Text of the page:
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>From: "Bullard, Claude L (Len)" <firstname.lastname@example.org>
>To: 'Michael Champion' <email@example.com>
>CC: "'firstname.lastname@example.org'" <email@example.com>
>Subject: RE: [xml-dev] Declarative XML Processing with XQuery
>Date: Tue, 8 Nov 2005 15:35:03 -0600
>Hjelsberg's discussion takes a bit longer to absorb but
>is well worth it.
There are a couple of others that I think are worthwhile for people
interested in LINQ and XML
(Mangle the URLs I sent earlier for the FF-friendly components --
s/TLN307/TLN306 , etc.)
>So why exactly do we want to use XQuery or XLinq?
>One reason, with my limited practical experience, that
>comes to mind is that this is a lot like Foxpro in that
>Foxpro, being a dedicated database programming language,
>was a lot more productive than doing the same work in say,
>Visual Basic. Having the queries in the procedural language
>(once one mastered USE) was quite powerful and real rapid
I think that's the main reason -- making queries a first-class feature of
the programming language rather than strings passed to an API. There's also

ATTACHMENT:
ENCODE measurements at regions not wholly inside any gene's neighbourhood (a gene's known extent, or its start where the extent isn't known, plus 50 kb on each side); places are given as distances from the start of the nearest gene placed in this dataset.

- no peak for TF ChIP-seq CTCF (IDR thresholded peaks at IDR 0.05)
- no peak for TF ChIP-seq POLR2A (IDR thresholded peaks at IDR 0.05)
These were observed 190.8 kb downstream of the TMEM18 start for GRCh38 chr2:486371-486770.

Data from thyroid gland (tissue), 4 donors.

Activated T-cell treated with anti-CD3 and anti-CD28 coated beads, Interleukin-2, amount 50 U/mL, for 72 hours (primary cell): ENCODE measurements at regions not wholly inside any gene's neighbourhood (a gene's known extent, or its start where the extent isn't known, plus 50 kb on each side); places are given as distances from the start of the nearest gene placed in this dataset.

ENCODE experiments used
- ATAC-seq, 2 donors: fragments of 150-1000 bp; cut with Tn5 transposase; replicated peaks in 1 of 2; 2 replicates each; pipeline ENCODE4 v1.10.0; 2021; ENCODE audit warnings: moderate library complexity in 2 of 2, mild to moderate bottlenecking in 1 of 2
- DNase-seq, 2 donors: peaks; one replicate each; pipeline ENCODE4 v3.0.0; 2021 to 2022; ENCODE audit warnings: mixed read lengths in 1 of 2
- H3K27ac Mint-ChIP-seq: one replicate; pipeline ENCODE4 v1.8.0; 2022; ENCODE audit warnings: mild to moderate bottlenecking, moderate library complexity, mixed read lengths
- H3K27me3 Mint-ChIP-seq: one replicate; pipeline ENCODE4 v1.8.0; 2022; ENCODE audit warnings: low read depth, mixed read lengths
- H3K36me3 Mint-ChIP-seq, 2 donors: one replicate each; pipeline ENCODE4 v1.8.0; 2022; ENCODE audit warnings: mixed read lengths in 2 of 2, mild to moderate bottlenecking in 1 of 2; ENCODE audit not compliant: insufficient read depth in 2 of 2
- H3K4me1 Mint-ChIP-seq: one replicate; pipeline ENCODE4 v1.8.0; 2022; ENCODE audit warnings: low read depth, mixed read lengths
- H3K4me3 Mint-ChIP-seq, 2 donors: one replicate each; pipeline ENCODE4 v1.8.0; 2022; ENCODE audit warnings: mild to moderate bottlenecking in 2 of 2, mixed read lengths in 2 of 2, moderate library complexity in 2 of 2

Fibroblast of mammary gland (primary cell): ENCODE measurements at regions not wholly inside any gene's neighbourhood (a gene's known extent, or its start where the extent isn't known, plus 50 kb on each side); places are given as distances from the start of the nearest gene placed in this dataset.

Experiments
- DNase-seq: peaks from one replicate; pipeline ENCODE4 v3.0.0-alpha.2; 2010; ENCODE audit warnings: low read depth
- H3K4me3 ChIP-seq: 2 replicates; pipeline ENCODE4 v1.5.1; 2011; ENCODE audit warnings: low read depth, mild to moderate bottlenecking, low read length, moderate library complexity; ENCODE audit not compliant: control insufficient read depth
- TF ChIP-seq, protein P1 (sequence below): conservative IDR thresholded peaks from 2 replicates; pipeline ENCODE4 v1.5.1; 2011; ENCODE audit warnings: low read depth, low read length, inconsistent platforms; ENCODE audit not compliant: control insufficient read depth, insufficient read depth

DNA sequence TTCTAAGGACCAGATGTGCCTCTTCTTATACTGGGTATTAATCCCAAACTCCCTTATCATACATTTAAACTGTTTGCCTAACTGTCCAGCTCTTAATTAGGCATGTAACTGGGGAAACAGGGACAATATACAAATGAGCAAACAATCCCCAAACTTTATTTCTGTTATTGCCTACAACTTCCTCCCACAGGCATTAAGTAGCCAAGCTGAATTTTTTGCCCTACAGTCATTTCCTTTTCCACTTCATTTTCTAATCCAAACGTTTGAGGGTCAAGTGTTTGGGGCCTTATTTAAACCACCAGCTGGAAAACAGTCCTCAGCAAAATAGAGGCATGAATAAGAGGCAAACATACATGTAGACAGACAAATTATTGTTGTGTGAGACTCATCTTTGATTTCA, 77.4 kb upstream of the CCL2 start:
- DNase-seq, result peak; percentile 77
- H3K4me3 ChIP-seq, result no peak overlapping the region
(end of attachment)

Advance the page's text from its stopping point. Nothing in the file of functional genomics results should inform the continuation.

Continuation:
the tool support (Intellisense, debuggers, etc.) that makes it easier to
learn and remember the query features.
Also, and getting back to the original topic, querying data in lists,
arrays, object graphs, etc. as well as XML trees has a much more
declarative feel to it and allows optimizers to do the heavy lifting to get
efficient navigation over the various data structures. Say what one will
about that's what programmers are supposed to learn in school, the fact
remains that the Hjelsbergs of the world will do it an order of magnitude
better than many of us, and the declarative approach lets us say what we
want to happen, and them generate the detailed instructions to make it
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